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Ghadeer Al-Shaikh, MD, FRCSC Assistant Professor & Consultant Obstetrics & Gynecology Urogynecology & Pelvic Reconstructive Surgery Department of Obstetrics.

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Presentation on theme: "Ghadeer Al-Shaikh, MD, FRCSC Assistant Professor & Consultant Obstetrics & Gynecology Urogynecology & Pelvic Reconstructive Surgery Department of Obstetrics."— Presentation transcript:

1 Ghadeer Al-Shaikh, MD, FRCSC Assistant Professor & Consultant Obstetrics & Gynecology Urogynecology & Pelvic Reconstructive Surgery Department of Obstetrics & Gynecology College of Medicine King Saud University

2  Is an immunological disorder occurs in pregnant a Rh-ve mother carring Rh+ve fetus

3  It affects 1 in 250 live births in Europe and North America, it is much less frequent in other parts of the world such as Asia, where the Rh-negative blood group is uncommon.

4  The Rh antigen is limited to the red cell surface (Rh compex, C,D,E,c,e)

5  Rh isoimmunization can only take place if fetal red cells cross the placental barrier into the maternal circulation.  The placenta is subjected to maximal trauma during delivery  After abortion with a gestational age above 14 weeks  APH / trauma  External version  Amniocentesis  Complicated and difficult deliveries  Caesarean section

6  Rhesus antibodies are humoral antibodies or free antibody  IgM – large, unable to cross the placenta  1gG – small, able to cross the placeta and  Attach itself to Rh positive red cells leading to haemolytic anaemia

7 a) Primary – first response to an antigen appears after several weeks and is IgM. b) Secondary When exposed for the 2nd time a primed, antibody will appear within a few days and its IgG.  Generally, the quantity of antigen required to produce a secondary immune response is very much smaller than that required to initiate the primary immune response.

8  The first pregnancy is usually unaffected by RHD because FMH’s of sufficient magnitude to induce primary immunization do not usually take place until delivery.  Only about 5% of all Rh-negative mothers form antibodies.  Vast majority of FMH’s after delivery are small but about 0.2% of mothers have larger bleeds of 30 ml or more. The risk of Rh immunization is proportional to the size of the FMH.

9  When the mother and the baby are ABO incompatible such as an O mother and an A baby any fetal red cell (Group A) entering the maternal circulation (Group O) is destroyed, in an exactly similar way to that occurring in an ABO incompatible blood transfusion.

10  FMH does occur during pregnancy but is much less common than following delivery. Most of the bleeds occur in the last trimester when the placenta is degenerating and the barrier may become a little more pervious.

11  D-positive FMH’s can be neutralized by passively administered anti-D antibody (Rh immunoglobulin).  At 28 weeks  Post delivery  After abortion  APH / trauma  External version  Amniocentesis

12  About 1% of Rh-ve women become immunized after D-positive pregnancies despite treatment with Rh immunoglobulin  Those already primed, even though overt antibody is undetectable by present techniques.  Large FMH’s before delivery e.g. epileptic or eclamptic patients.  Extreme sensitivity to the D-antigen: thus small bleeds will produce primary response.  Large FMHs after delivery more than the amount that can be taken care of by standard dose of immunoglobulin.  Failure to give the immunoglobulin – patients who slip through the net.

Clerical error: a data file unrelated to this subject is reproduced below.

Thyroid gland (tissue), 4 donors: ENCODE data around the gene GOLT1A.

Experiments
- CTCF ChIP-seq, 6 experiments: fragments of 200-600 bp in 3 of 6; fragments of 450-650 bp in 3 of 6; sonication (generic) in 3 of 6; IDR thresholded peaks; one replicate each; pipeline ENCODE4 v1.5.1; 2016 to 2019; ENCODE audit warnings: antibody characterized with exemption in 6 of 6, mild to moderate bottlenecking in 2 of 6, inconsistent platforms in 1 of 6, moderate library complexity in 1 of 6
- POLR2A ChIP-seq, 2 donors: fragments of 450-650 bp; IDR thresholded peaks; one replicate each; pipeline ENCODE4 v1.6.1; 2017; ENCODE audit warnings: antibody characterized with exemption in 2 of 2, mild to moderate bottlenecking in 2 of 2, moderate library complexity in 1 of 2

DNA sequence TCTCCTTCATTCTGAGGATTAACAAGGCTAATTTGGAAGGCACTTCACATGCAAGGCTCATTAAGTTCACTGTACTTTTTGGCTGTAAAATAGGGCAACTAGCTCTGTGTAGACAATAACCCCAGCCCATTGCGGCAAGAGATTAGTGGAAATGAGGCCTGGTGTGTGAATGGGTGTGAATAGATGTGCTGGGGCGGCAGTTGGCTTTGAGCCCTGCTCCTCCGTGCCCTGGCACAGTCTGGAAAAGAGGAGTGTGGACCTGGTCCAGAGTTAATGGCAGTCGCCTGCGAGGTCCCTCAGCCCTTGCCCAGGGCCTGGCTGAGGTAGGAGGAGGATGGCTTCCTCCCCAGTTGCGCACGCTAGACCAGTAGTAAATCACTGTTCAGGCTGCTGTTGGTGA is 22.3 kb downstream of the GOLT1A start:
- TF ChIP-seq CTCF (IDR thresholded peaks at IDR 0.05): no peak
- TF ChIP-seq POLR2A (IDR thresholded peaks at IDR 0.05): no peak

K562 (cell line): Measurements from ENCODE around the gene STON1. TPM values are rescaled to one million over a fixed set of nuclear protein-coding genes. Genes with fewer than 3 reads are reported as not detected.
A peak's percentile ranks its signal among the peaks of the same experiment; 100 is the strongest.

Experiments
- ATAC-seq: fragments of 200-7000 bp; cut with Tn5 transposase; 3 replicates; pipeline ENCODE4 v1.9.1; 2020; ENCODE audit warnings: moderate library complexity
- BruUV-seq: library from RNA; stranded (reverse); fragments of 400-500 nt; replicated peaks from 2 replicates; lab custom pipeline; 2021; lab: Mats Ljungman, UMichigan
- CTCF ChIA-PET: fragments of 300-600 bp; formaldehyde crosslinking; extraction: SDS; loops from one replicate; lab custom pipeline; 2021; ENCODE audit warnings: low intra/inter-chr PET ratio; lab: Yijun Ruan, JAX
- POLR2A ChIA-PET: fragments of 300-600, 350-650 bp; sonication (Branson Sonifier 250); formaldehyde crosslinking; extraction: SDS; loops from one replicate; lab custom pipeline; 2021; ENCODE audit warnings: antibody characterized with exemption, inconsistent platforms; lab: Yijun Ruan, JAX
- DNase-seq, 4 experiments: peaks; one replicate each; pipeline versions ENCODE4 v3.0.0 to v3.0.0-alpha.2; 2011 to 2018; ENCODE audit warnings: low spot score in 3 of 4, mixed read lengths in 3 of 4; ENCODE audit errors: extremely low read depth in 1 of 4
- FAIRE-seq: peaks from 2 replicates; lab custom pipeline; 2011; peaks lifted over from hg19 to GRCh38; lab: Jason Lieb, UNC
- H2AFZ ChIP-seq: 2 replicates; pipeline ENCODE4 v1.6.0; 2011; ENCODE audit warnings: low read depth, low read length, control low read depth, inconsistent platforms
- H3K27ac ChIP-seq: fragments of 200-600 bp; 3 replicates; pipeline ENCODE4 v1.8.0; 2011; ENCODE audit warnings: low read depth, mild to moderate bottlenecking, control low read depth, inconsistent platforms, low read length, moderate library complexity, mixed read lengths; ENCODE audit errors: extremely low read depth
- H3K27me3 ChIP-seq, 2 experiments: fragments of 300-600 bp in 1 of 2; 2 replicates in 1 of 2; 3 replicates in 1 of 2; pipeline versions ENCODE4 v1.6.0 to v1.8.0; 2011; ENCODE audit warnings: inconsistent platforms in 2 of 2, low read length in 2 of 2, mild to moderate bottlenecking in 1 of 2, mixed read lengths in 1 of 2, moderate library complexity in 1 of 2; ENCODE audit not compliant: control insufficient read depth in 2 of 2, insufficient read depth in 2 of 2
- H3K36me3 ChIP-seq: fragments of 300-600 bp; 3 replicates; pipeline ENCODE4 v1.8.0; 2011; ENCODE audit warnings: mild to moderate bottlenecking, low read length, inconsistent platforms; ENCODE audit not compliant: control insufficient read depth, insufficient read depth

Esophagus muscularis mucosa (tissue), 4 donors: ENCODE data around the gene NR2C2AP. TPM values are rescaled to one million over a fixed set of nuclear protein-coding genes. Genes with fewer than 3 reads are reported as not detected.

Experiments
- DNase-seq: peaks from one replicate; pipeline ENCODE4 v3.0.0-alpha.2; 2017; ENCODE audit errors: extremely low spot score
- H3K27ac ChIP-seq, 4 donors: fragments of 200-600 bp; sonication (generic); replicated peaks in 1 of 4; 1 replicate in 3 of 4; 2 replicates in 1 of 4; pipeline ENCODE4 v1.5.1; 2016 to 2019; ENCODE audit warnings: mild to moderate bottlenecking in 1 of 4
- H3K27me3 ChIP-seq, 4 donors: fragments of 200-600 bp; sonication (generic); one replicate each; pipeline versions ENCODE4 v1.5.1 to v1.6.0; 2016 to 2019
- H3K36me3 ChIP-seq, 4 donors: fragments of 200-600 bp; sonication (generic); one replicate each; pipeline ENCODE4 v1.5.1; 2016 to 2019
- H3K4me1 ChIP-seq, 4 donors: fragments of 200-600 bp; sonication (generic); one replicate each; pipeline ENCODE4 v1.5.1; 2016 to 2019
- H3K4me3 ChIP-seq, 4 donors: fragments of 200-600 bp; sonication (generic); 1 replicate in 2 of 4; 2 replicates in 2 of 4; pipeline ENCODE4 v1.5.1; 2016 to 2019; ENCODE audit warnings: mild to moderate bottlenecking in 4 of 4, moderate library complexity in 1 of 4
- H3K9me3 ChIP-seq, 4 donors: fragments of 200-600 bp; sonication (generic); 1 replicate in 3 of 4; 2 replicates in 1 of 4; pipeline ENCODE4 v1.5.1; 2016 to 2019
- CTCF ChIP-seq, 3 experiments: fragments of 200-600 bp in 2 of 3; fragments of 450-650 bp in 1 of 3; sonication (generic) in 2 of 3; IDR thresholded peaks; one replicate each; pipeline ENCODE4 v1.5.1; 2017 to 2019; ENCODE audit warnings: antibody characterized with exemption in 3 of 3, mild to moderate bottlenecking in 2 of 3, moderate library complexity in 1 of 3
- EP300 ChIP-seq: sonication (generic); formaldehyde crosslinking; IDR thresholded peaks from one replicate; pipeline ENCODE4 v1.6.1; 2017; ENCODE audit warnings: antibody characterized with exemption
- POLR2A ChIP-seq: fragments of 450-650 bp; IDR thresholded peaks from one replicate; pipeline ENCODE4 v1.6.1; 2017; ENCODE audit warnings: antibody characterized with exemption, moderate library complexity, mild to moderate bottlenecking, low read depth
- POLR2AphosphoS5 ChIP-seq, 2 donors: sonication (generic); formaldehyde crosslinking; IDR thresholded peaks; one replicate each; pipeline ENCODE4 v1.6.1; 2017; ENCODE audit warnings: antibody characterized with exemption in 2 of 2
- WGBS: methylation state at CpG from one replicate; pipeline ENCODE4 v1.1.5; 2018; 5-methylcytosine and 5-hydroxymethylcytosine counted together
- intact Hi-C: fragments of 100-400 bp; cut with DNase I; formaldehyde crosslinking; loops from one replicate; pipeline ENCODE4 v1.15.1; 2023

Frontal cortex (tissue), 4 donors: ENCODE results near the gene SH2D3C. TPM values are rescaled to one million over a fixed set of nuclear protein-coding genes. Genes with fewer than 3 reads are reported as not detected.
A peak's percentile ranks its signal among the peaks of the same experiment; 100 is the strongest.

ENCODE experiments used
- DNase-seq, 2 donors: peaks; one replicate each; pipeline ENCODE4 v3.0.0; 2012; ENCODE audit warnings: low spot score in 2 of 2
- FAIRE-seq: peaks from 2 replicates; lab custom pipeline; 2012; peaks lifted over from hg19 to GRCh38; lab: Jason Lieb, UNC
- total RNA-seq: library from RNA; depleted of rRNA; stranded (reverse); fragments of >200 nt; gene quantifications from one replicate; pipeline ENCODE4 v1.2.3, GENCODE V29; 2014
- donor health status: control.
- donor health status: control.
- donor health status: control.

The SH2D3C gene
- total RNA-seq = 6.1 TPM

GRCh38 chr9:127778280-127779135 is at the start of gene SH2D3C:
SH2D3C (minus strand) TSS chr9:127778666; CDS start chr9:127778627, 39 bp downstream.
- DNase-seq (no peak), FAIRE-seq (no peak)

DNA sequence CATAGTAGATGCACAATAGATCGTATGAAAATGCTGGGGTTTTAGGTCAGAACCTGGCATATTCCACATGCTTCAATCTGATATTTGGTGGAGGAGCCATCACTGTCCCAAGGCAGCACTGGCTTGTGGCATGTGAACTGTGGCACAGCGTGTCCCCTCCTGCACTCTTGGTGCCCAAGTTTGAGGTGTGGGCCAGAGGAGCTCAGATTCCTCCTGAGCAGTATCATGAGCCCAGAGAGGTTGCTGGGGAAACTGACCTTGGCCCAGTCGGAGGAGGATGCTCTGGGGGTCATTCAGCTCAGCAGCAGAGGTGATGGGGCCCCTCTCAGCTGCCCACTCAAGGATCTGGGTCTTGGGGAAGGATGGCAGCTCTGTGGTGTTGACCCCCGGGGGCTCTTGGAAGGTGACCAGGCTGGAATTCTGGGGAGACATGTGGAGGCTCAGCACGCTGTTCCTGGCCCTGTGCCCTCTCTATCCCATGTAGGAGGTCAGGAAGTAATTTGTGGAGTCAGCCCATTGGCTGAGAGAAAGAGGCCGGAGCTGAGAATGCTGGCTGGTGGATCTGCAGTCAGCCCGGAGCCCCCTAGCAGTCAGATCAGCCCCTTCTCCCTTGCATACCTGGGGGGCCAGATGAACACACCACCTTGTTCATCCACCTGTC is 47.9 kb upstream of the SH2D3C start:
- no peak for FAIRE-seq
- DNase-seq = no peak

13  Pregnancies complicated by clinically relevant isoimmunization are managed in centers with fetal medicine units and regional blood transfusion.

14 a)Maternal blood group and antibody quantification b)Paternal blood group genotyping c)Fetal blood group genotyping d)Ultrasound assessment e)Amniotic fluid spectrophotometry f)Fetal blood sampling g)Fetal blood transfusion

15  Maternal blood group and antibody quantification at booking and 28 weeks if initial is –ve  Paternal blood group genotyping  Anti-D titer is not serous if below 1:16 and should be repeated every 2-4 weeks  If titer is above1:16 invasive testing:  Ultrasound assessment  Amniotic fluid spectrophotometry  Fetal blood sampling  Fetal blood transfusion

16  The severely anemic fetus on scan will have: skin edema, ascites, pleural or pericardial effusions, cardiomegaly and an edematous placenta (Hydrops).  Middle cerebral artery blood flow is increased

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20  When fetal heamolysis occurs the amniotic fluid becomes bright yellow from the bilirubin  Amniotic fluid bilirubin concentration can be quantified by spectrophotometry by assessing the change in optical density at 450nm (  OD 450)  Amniocentesis is started after 24 weeks under ultrasound guidance

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22 1.Premature labour 2.Pre-labour ruptured membrane 3.Fetal haemorrhage 4.Fetal bradycardia 5.Failure to obtain a sample 6.Increase in maternal Iso immunization by inducing feto-maternal haemorrhage

23  Fetal heart rate changes have been noted with severe anemia. A sinusoidal pattern with the loss of normal baseline variability of the CTG is highly suggestive of severe anaemia

24  2%  Kell, Duffy, Kidd….ext

25 Thank You!!!


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